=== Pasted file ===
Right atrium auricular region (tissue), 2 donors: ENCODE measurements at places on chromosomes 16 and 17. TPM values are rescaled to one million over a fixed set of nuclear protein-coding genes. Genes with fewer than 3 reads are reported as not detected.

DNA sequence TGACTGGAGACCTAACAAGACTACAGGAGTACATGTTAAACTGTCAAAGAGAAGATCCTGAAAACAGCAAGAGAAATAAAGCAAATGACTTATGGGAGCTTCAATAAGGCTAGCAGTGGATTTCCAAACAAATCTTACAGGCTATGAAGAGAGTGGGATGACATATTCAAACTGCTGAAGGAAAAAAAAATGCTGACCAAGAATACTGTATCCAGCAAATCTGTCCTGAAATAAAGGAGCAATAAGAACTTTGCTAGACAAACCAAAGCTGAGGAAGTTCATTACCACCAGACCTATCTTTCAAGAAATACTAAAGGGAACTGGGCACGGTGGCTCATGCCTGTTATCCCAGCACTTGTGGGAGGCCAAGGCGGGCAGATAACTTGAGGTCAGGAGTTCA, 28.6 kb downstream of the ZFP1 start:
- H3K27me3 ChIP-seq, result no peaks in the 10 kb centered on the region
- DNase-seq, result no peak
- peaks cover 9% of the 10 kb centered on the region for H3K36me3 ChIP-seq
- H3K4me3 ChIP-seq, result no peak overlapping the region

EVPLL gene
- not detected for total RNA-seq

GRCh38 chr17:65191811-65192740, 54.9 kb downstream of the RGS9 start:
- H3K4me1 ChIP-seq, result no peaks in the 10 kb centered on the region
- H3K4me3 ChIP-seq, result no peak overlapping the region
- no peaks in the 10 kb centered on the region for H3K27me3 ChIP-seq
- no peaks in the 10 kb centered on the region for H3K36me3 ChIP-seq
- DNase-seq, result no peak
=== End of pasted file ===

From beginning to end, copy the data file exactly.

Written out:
Right atrium auricular region (tissue), 2 donors: ENCODE measurements at places on chromosomes 16 and 17. TPM values are rescaled to one million over a fixed set of nuclear protein-coding genes. Genes with fewer than 3 reads are reported as not detected.

DNA sequence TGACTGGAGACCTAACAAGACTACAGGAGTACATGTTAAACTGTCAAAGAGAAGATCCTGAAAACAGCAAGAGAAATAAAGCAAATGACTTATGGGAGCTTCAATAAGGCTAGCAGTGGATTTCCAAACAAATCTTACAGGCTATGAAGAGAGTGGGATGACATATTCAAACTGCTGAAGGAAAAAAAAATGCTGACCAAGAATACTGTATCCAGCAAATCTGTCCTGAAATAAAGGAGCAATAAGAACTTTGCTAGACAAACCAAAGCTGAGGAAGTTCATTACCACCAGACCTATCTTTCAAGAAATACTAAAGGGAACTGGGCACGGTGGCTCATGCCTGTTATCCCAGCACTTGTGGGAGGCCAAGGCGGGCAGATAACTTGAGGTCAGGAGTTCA, 28.6 kb downstream of the ZFP1 start:
- H3K27me3 ChIP-seq, result no peaks in the 10 kb centered on the region
- DNase-seq, result no peak
- peaks cover 9% of the 10 kb centered on the region for H3K36me3 ChIP-seq
- H3K4me3 ChIP-seq, result no peak overlapping the region

EVPLL gene
- not detected for total RNA-seq

GRCh38 chr17:65191811-65192740, 54.9 kb downstream of the RGS9 start:
- H3K4me1 ChIP-seq, result no peaks in the 10 kb centered on the region
- H3K4me3 ChIP-seq, result no peak overlapping the region
- no peaks in the 10 kb centered on the region for H3K27me3 ChIP-seq
- no peaks in the 10 kb centered on the region for H3K36me3 ChIP-seq
- DNase-seq, result no peak